ALBANY, N.Y. (WTEN) — New gun legislation just recently went into effect here in New York, but on Thursday, Federal U.S. District Judge Glenn Suddaby issued a temporary restraining order and says, multiple parts of the legislation are unconstitutional.
The lawsuit was initiated by six gun owners from upstate New York. Most of the plaintiffs have licenses to carry and say the laws are unconstitutional, preventing law abiding citizens from carrying in the newly defined sensitive places like state parks or Time Square. The Federal Judge says the state cannot ban conceal and carry in Time Square. Additionally he says the new requirement that states applicants must turn over social media accounts during the gun application process goes too far.
In a statement Judge Suddaby said: “Simply stated, instead of moving toward becoming a shall-issue jurisdiction, New York State has further entrenched itself as a shall-not-issue jurisdiction. And, by doing so, it has further reduced a first-class constitutional right to bear arms in public for self defense … into a mere request.”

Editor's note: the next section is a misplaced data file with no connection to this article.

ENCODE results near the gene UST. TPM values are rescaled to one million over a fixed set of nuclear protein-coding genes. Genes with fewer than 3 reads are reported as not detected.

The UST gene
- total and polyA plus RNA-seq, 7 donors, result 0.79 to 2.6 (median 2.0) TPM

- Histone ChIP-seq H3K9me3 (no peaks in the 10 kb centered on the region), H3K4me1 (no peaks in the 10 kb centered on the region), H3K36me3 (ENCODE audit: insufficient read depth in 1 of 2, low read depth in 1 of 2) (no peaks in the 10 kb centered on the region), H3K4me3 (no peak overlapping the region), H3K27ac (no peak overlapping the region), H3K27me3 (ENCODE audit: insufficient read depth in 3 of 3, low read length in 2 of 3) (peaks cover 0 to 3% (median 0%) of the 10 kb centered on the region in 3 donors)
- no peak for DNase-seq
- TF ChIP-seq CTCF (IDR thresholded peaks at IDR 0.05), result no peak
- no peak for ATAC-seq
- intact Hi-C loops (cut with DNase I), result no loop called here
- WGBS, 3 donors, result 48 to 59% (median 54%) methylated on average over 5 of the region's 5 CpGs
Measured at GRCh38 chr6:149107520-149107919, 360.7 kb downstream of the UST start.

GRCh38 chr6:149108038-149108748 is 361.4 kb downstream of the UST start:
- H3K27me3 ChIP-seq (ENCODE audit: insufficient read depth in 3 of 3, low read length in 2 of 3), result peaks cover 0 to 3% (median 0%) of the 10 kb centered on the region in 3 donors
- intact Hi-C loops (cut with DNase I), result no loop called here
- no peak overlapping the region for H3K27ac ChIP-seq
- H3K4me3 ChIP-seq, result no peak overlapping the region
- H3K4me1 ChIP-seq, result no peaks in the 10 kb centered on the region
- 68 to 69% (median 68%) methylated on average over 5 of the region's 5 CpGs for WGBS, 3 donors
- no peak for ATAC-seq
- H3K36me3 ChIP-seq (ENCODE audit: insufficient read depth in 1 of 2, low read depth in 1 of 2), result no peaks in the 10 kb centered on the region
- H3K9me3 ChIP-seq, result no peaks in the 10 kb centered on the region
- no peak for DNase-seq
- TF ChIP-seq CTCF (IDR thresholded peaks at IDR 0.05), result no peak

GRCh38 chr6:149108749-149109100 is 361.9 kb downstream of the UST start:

Tom King, Executive Director of New York State Rifle and Pistol Association, who has a separate lawsuit challenging the new laws, says he thinks the lawsuit will have to eventually go to the Supreme Court, “When that happens, all bets are off. With the lawsuit that the NYSRPA has filed, Bruen too, we’ve taken into account many of these further facts that we think should be considered and some of the more egregious parts that weren’t handled that we think are unconstitutional.”
Specifically King was referring to the 18-hour training requirement, sensitive locations and “other” information required when applying, “What does that mean? We have no idea. You know it could mean, your mothers birthday. You know, I don’t know and I’m not being facetious.”
Governor Hochul weighed in saying, “In the wake of the Supreme Court’s reckless decision to reverse established law amid a national gun violence crisis… It is deeply disappointing that a Judge wants to limit my ability to protect New Yorkers and prevent gun violence.”
The judge gave the state three business days to seek emergency relief before a federal appeals court.